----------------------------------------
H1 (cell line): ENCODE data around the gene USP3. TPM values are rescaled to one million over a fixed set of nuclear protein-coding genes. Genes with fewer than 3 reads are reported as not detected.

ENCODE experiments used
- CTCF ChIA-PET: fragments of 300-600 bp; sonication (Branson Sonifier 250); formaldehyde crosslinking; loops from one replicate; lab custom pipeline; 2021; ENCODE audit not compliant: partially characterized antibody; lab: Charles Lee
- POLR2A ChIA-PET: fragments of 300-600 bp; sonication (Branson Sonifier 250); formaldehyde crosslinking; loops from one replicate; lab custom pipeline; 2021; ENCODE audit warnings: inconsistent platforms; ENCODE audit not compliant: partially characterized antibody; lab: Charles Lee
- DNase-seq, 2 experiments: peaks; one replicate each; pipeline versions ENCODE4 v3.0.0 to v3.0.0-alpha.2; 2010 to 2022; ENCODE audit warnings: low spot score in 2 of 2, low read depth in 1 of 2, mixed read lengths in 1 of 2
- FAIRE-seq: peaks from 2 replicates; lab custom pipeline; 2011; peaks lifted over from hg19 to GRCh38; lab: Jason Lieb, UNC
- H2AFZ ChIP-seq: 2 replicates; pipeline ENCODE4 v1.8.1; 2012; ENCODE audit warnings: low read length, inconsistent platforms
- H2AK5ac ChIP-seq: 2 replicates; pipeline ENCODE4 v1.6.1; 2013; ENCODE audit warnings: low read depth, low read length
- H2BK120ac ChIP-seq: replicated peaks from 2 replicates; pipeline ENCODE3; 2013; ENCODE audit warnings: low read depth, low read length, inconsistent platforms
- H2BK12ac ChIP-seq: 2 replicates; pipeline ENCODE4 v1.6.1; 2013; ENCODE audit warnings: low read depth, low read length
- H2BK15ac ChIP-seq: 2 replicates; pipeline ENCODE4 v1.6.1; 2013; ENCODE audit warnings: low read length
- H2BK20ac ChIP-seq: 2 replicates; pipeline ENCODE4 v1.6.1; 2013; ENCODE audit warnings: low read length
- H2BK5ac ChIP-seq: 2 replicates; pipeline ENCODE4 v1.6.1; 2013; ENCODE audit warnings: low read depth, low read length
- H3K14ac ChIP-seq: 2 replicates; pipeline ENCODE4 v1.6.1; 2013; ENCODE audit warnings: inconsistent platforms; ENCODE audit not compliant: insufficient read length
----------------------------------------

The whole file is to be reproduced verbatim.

H1 (cell line): ENCODE data around the gene USP3. TPM values are rescaled to one million over a fixed set of nuclear protein-coding genes. Genes with fewer than 3 reads are reported as not detected.

ENCODE experiments used
- CTCF ChIA-PET: fragments of 300-600 bp; sonication (Branson Sonifier 250); formaldehyde crosslinking; loops from one replicate; lab custom pipeline; 2021; ENCODE audit not compliant: partially characterized antibody; lab: Charles Lee
- POLR2A ChIA-PET: fragments of 300-600 bp; sonication (Branson Sonifier 250); formaldehyde crosslinking; loops from one replicate; lab custom pipeline; 2021; ENCODE audit warnings: inconsistent platforms; ENCODE audit not compliant: partially characterized antibody; lab: Charles Lee
- DNase-seq, 2 experiments: peaks; one replicate each; pipeline versions ENCODE4 v3.0.0 to v3.0.0-alpha.2; 2010 to 2022; ENCODE audit warnings: low spot score in 2 of 2, low read depth in 1 of 2, mixed read lengths in 1 of 2
- FAIRE-seq: peaks from 2 replicates; lab custom pipeline; 2011; peaks lifted over from hg19 to GRCh38; lab: Jason Lieb, UNC
- H2AFZ ChIP-seq: 2 replicates; pipeline ENCODE4 v1.8.1; 2012; ENCODE audit warnings: low read length, inconsistent platforms
- H2AK5ac ChIP-seq: 2 replicates; pipeline ENCODE4 v1.6.1; 2013; ENCODE audit warnings: low read depth, low read length
- H2BK120ac ChIP-seq: replicated peaks from 2 replicates; pipeline ENCODE3; 2013; ENCODE audit warnings: low read depth, low read length, inconsistent platforms
- H2BK12ac ChIP-seq: 2 replicates; pipeline ENCODE4 v1.6.1; 2013; ENCODE audit warnings: low read depth, low read length
- H2BK15ac ChIP-seq: 2 replicates; pipeline ENCODE4 v1.6.1; 2013; ENCODE audit warnings: low read length
- H2BK20ac ChIP-seq: 2 replicates; pipeline ENCODE4 v1.6.1; 2013; ENCODE audit warnings: low read length
- H2BK5ac ChIP-seq: 2 replicates; pipeline ENCODE4 v1.6.1; 2013; ENCODE audit warnings: low read depth, low read length
- H3K14ac ChIP-seq: 2 replicates; pipeline ENCODE4 v1.6.1; 2013; ENCODE audit warnings: inconsistent platforms; ENCODE audit not compliant: insufficient read length